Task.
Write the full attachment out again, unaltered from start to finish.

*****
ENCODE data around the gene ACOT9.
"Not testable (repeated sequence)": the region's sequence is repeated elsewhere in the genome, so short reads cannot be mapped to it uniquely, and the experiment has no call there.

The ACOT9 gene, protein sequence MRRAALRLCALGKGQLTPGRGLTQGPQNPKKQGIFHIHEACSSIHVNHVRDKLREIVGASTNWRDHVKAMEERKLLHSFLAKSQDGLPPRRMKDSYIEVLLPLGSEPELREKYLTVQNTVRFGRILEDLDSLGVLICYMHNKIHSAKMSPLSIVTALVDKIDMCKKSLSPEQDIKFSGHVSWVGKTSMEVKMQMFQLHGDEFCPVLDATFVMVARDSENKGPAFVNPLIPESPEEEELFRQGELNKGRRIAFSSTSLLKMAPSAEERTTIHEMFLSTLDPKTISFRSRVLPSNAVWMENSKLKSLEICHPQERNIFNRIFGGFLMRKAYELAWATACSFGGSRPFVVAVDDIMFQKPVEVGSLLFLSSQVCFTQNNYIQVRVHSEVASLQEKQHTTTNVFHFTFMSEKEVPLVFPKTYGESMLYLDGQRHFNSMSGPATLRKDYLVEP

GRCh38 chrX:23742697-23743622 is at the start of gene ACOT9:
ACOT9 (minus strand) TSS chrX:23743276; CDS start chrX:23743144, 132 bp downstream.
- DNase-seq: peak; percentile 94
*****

ENCODE data around the gene ACOT9.
"Not testable (repeated sequence)": the region's sequence is repeated elsewhere in the genome, so short reads cannot be mapped to it uniquely, and the experiment has no call there.

The ACOT9 gene, protein sequence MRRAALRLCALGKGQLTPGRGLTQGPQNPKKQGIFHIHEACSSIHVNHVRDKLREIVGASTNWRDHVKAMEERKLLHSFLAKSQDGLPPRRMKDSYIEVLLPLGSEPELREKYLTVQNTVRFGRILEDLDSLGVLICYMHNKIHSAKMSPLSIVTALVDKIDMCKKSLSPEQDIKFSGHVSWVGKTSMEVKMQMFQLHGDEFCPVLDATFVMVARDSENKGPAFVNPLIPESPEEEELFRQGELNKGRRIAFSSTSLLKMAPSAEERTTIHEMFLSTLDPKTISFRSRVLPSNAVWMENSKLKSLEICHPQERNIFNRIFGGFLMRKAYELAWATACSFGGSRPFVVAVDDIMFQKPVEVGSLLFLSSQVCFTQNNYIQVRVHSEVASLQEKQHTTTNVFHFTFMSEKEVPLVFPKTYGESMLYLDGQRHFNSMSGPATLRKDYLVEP

GRCh38 chrX:23742697-23743622 is at the start of gene ACOT9:
ACOT9 (minus strand) TSS chrX:23743276; CDS start chrX:23743144, 132 bp downstream.
- DNase-seq: peak; percentile 94